Greener gadgets design competition

Tuesday, March 17, 2009

Mini stands

reuse of the week
These mini cake stands are ideal for Easter or for any afternoon tea

Chinasearch have introduced a range of eclectic and varied Mini Stands which have been created using small items from dinner or tea services. These mini-stands lend themselves to a variety of uses. Although Chinasearch has a large range of ready-made Mini Stands, others can be specially made to order.


Wednesday, March 11, 2009

Sustainability in construction

CT Radiators were the winners of the second annual award for sustainability in construction. CT. Radiators have developed the Interlinking Lattice Fin Technology (Patent Pending No. 0802155.2) offering unprecedented efficiency and design flexibility for radiators.

From a number of years studying radiator design it was realised that fins were the best way to increase surface area of a heated element, so as to make an efficient use of the heat generated by the boiler/electrical element and therefore, increasing the heat output (BTU/WATT) and Convection rates.

The radiators can be placed on the horizontal or the vertical plane (or both) without compromising efficiency. Capable of producing 15% more heat than its equivalent rival and has no rival in the vertical position. The unique flexibility of the interlocking lattice technology allow us to design radiators according to the heat requirements parallel with flexibility of form, this is bespoke radiator design at its best combining visuals with efficiency. The shape of the fins can be changed from square to elliptical or circular and more. The technology offers an efficient sculptural flexible radiator. CT’s technology gives you the flexibility to run radiators around rooms, in and around corners and up walls, ideal for confined spaces such as entrance halls, bathrooms and anywhere where space is at a premium.

The technology has a spinal flexible quality which allows curves to be formed as well as the unique ability to fit the fins to a more organic element shapes. The Interlinking Lattice Technology offers architects, Interior designers and private customers the unprecedented ability to design finned radiator with specific heat requirements tailor made for the environment. The architectural design process is profoundly influenced by this radiator technology. The results are based on tests carried out in accordance with EN 442 at BSRIA test facilities.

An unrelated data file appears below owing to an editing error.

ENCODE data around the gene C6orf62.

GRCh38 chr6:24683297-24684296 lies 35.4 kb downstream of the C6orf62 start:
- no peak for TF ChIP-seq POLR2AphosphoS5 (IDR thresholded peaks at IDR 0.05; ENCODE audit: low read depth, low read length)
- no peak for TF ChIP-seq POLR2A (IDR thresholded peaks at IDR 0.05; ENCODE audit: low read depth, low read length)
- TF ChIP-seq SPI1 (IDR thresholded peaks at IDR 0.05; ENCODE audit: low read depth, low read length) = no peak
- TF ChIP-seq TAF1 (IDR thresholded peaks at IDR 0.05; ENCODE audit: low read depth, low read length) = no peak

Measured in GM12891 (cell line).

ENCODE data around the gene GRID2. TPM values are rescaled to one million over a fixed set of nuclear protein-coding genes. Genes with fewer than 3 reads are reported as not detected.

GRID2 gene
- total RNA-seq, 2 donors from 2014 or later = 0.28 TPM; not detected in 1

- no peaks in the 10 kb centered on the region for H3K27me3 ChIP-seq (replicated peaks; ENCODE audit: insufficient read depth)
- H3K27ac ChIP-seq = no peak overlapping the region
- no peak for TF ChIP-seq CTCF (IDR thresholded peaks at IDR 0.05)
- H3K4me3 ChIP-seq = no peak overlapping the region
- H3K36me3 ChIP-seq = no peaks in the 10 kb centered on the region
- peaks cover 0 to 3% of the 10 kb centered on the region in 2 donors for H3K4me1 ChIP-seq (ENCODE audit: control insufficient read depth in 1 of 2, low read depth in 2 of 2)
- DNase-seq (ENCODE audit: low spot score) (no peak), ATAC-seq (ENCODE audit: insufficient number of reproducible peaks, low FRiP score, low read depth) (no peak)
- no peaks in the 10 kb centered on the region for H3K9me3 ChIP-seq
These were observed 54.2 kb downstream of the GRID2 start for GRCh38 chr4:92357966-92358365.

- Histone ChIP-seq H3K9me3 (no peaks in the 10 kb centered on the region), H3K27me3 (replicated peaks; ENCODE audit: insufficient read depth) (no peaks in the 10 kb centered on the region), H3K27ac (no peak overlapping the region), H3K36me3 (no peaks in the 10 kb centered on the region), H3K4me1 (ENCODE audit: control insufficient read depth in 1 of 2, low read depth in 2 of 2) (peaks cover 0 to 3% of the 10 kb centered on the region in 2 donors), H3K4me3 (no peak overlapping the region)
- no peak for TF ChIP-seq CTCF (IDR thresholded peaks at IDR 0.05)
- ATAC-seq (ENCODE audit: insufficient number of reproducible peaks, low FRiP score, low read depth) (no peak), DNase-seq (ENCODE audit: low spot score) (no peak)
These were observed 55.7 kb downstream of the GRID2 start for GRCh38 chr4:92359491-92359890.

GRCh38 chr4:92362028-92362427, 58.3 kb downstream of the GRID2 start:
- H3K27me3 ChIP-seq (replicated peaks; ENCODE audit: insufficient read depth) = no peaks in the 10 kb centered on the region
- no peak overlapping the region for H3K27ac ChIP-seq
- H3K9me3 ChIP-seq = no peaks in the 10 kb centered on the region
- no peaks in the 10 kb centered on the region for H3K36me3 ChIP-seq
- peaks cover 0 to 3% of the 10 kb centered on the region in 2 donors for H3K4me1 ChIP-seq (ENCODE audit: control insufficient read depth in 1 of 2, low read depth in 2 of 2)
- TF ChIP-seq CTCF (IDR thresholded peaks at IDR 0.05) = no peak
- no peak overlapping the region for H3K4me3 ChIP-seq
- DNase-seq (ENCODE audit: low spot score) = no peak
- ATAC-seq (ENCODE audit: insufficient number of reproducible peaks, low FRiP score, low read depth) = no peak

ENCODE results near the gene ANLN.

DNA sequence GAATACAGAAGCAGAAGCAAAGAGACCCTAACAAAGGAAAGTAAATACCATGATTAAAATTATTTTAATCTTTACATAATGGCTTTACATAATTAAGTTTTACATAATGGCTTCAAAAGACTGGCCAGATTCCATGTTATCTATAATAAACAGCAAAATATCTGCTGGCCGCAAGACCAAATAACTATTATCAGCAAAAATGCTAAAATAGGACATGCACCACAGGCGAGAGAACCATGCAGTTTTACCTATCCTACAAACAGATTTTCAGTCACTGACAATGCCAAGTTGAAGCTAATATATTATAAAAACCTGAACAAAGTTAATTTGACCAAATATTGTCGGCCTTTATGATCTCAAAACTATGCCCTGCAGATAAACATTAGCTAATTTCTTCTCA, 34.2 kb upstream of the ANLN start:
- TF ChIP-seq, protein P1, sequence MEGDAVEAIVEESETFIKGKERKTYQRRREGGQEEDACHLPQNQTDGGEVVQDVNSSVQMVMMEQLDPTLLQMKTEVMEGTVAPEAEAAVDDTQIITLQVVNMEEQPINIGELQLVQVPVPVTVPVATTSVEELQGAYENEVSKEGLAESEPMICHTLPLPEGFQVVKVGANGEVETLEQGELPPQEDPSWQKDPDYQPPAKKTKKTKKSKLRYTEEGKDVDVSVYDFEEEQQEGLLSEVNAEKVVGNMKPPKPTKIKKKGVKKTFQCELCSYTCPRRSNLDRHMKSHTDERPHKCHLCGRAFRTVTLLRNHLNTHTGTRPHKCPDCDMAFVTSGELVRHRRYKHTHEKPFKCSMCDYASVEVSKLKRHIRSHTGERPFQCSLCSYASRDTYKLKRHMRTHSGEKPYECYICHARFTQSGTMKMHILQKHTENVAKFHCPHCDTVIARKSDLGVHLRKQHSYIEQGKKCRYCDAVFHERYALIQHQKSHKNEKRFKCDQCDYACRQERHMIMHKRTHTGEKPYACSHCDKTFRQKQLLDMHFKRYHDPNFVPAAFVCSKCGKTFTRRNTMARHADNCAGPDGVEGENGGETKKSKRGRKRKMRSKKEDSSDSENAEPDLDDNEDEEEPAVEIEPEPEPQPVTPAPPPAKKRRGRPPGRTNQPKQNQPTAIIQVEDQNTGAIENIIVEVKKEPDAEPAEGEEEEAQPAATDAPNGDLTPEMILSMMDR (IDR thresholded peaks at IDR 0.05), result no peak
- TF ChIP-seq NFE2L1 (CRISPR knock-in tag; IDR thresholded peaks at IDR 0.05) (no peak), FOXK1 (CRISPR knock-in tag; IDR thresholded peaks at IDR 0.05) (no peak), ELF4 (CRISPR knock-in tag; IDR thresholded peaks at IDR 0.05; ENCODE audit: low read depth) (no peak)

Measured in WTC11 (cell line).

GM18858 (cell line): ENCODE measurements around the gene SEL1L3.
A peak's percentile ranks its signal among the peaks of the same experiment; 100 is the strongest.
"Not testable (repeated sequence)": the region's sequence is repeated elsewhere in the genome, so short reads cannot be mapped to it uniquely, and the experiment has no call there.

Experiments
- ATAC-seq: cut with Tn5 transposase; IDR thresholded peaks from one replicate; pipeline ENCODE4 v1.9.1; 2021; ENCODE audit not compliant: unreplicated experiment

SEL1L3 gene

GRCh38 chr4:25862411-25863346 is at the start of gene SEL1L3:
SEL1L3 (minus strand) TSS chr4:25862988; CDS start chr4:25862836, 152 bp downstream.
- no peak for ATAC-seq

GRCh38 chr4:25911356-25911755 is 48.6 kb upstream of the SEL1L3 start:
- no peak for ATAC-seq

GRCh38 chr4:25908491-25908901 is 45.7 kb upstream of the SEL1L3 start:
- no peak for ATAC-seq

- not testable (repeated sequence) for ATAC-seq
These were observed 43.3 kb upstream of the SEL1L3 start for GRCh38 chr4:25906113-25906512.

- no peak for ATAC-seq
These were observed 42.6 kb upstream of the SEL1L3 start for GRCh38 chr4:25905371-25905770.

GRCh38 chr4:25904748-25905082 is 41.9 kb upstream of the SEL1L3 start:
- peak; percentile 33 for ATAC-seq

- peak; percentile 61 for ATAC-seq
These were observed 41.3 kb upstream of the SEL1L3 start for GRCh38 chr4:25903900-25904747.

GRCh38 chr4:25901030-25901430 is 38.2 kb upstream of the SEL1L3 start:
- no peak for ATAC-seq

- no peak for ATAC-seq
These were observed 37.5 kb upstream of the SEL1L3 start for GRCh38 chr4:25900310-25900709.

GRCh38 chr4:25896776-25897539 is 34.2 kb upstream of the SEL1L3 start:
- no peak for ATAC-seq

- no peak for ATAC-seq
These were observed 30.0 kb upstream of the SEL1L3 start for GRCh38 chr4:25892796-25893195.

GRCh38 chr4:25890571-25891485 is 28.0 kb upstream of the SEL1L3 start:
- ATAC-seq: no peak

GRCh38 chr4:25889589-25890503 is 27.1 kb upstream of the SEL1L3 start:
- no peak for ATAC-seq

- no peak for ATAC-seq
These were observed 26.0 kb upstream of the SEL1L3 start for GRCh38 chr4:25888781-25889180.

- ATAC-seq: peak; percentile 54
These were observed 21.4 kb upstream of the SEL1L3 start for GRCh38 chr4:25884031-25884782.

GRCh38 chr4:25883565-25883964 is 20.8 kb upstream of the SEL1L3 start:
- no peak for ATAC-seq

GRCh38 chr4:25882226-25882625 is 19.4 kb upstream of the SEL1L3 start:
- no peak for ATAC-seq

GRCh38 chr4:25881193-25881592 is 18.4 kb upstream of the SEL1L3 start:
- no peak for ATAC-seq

CT Radiators


reuse of the week
Make your own globe lamps

These recrafted lights where on a blog for eco friendly design. The woman who made them said the whole project cost £5, which paid for the cord, switches and plugs so If you have an old globe hanging about why not transform it cheaply into an attractive feature for your home?


Monday, March 09, 2009

Reclamation Stock & Business for sale

Park End Barn Reclamation, Northamptonshire, UK
Reclamation Stock & Business for sale

Due to ill health the reclamation stock & business of Park End Barn Reclamation is to be sold, just the stock/business not the premises. The premises is on the side of a very busy road and gets alot of passing trade and has a number of regular customers.

The stock for sale includes; stone, beams, flooring, old pine furniture, ridge tiles, and all sorts of tiles, fireplaces, about 250 old doors, churchpews, timber, chairs, etc... even the Forklift and truck will be included! The business also comes with an easy to use web site which has had over 15,000 visitors, three storage barns one being a showroom with an office and there is plenty of outside space and parking. The business is located 20 miles from Milton Keynes, Northampton, Oxford, Banbury, Buckingham and 3 Miles from the M40.

The current owner has been at the premises for eight years, and the landlady is eager to have someone carry on the business there. If you have any questions or would like to view EVERYTHING, then please contact 01869 819819 or 07966 875592.

Park End Barn Reclamation

Friday, March 06, 2009

Demolition starts on 100 Brierfield homes

Lorries from Hapton firm Howard Stott Demolition rolled into the area on Tuesday 17th February armed with security barriers. These were used to secure properties on two of the streets, Belgrave Street and Claremont Street, where the demolition will began.

Around 100 old houses below the railway and the Leeds and Liverpool Canal are being demolished to make way for a new housing development under the Government's Pathfinder scheme.

Stone from the houses will be retained and used for garden walls at the new properties.

Pendle Council's housing programmes manager Julie Palmer said the demolition has to be completed by the end of March.

Pendle Today

We'll live and die in these towns . . . "Housing Market Renewal and Elevate have left Brierfield residents to live in and around this slum for years," comments a video from HyperTyper set to The Enemy's 'We'll live and die in these towns'

English Rose for Italian retro in Bath

Above: The English Rose kitchen chosen for Time Out, currently in the Bath showrooms of Source in Bath

Above: Original Saturn lamps will feature as part of the funtastic deco look

Bath, Somerset UK - FATHER and son team, Rod and Tom Donaldson of Source Antiques in Bath, have won a £4,000 contract for the supply of an English Rose kitchen for a new coffee bar in the Guildhall Market in Bath. Time Out is run by Mike Watts and Wendy Race. "It will give the good folk of bath a taste of retro Italian in the heart of Somerset, and will be a funtastic lookalike 1950s deco shop," Rod said.